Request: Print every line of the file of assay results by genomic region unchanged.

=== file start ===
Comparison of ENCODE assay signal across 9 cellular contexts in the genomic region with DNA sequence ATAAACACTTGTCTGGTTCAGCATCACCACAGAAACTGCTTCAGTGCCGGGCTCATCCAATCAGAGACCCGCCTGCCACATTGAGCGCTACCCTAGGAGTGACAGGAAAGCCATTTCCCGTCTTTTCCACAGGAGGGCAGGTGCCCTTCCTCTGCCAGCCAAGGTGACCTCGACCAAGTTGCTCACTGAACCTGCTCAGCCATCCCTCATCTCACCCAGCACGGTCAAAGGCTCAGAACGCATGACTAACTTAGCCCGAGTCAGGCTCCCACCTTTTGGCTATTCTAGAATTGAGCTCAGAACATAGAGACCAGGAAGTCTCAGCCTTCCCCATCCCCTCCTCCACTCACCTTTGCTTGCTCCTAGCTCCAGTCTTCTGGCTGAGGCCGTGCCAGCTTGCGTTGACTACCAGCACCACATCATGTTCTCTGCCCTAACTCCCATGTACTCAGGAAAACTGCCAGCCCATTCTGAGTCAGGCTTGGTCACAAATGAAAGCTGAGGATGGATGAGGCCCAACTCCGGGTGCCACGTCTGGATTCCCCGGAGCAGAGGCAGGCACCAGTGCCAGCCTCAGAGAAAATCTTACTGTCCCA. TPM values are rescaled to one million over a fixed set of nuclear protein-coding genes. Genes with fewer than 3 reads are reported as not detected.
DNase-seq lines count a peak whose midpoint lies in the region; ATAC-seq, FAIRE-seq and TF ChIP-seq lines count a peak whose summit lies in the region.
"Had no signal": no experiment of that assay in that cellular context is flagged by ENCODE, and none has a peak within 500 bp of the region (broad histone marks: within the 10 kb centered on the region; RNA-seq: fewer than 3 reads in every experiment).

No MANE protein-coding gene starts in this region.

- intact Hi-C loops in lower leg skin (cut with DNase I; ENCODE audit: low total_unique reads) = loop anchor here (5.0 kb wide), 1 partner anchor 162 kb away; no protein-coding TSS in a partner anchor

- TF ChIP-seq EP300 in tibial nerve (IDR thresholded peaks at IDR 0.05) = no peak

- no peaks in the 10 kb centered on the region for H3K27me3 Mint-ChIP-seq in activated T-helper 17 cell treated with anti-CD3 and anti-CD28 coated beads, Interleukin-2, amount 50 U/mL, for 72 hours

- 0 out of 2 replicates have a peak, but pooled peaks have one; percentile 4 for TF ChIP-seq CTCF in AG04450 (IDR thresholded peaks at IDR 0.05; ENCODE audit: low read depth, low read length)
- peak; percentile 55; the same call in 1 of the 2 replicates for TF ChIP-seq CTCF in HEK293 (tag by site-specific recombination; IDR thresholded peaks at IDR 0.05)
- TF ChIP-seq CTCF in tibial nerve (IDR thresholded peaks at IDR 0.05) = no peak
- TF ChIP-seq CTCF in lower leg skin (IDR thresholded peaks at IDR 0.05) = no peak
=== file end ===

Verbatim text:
Comparison of ENCODE assay signal across 9 cellular contexts in the genomic region with DNA sequence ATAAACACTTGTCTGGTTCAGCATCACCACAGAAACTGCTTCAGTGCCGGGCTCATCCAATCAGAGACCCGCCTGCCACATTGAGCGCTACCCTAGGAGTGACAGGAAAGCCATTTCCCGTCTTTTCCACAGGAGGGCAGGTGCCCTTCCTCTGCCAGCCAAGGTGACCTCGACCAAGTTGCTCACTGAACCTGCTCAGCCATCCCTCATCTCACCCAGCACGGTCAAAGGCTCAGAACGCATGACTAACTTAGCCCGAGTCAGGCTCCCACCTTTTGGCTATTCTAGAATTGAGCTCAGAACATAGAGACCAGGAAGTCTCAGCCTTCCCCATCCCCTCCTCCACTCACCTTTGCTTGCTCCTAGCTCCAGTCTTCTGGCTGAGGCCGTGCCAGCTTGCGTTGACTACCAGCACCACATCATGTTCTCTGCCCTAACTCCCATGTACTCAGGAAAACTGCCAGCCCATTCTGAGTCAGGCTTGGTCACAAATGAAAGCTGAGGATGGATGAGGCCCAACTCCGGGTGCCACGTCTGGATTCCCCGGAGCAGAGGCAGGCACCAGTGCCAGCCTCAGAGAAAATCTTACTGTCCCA. TPM values are rescaled to one million over a fixed set of nuclear protein-coding genes. Genes with fewer than 3 reads are reported as not detected.
DNase-seq lines count a peak whose midpoint lies in the region; ATAC-seq, FAIRE-seq and TF ChIP-seq lines count a peak whose summit lies in the region.
"Had no signal": no experiment of that assay in that cellular context is flagged by ENCODE, and none has a peak within 500 bp of the region (broad histone marks: within the 10 kb centered on the region; RNA-seq: fewer than 3 reads in every experiment).

No MANE protein-coding gene starts in this region.

- intact Hi-C loops in lower leg skin (cut with DNase I; ENCODE audit: low total_unique reads) = loop anchor here (5.0 kb wide), 1 partner anchor 162 kb away; no protein-coding TSS in a partner anchor

- TF ChIP-seq EP300 in tibial nerve (IDR thresholded peaks at IDR 0.05) = no peak

- no peaks in the 10 kb centered on the region for H3K27me3 Mint-ChIP-seq in activated T-helper 17 cell treated with anti-CD3 and anti-CD28 coated beads, Interleukin-2, amount 50 U/mL, for 72 hours

- 0 out of 2 replicates have a peak, but pooled peaks have one; percentile 4 for TF ChIP-seq CTCF in AG04450 (IDR thresholded peaks at IDR 0.05; ENCODE audit: low read depth, low read length)
- peak; percentile 55; the same call in 1 of the 2 replicates for TF ChIP-seq CTCF in HEK293 (tag by site-specific recombination; IDR thresholded peaks at IDR 0.05)
- TF ChIP-seq CTCF in tibial nerve (IDR thresholded peaks at IDR 0.05) = no peak
- TF ChIP-seq CTCF in lower leg skin (IDR thresholded peaks at IDR 0.05) = no peak